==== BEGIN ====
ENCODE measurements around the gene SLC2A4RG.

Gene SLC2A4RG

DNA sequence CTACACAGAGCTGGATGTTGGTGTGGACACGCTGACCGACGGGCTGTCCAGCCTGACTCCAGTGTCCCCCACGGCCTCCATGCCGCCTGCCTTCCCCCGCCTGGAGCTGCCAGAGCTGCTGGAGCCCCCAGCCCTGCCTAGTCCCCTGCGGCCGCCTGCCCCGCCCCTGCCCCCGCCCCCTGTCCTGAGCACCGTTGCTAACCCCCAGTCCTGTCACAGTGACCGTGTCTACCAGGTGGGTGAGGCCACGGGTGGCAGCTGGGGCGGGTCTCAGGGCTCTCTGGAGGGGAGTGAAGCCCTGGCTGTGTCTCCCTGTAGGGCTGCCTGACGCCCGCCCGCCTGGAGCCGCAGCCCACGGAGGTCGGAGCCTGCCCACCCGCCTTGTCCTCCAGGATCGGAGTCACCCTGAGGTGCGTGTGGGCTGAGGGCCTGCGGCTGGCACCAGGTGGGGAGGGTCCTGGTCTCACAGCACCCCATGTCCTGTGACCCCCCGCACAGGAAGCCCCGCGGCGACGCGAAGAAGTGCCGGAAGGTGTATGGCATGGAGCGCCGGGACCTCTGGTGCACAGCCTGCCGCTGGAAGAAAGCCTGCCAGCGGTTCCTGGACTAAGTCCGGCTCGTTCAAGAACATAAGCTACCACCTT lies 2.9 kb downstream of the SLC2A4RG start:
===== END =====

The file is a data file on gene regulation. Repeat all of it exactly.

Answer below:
ENCODE measurements around the gene SLC2A4RG.

Gene SLC2A4RG

DNA sequence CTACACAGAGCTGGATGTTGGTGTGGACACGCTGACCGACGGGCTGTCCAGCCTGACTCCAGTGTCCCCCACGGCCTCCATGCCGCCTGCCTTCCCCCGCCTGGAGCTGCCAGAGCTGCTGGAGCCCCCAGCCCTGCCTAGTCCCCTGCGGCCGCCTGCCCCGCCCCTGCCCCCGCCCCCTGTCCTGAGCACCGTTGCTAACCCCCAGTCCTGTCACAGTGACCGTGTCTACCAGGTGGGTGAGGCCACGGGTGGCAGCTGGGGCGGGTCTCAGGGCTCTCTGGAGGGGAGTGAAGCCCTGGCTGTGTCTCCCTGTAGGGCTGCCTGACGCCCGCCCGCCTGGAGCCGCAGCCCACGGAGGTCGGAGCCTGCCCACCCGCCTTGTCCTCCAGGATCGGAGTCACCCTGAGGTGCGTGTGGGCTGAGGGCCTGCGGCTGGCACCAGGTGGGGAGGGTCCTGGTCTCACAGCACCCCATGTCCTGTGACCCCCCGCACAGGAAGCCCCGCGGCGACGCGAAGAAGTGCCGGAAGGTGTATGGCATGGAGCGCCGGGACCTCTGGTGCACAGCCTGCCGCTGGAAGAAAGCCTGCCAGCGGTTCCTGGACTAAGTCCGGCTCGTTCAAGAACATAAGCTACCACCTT lies 2.9 kb downstream of the SLC2A4RG start: